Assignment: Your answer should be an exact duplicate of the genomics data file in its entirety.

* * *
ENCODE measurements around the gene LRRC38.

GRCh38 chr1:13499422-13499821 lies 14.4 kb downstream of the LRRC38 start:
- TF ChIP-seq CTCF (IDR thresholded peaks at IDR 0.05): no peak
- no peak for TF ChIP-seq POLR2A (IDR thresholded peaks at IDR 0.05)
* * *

ENCODE measurements around the gene LRRC38.

GRCh38 chr1:13499422-13499821 lies 14.4 kb downstream of the LRRC38 start:
- TF ChIP-seq CTCF (IDR thresholded peaks at IDR 0.05): no peak
- no peak for TF ChIP-seq POLR2A (IDR thresholded peaks at IDR 0.05)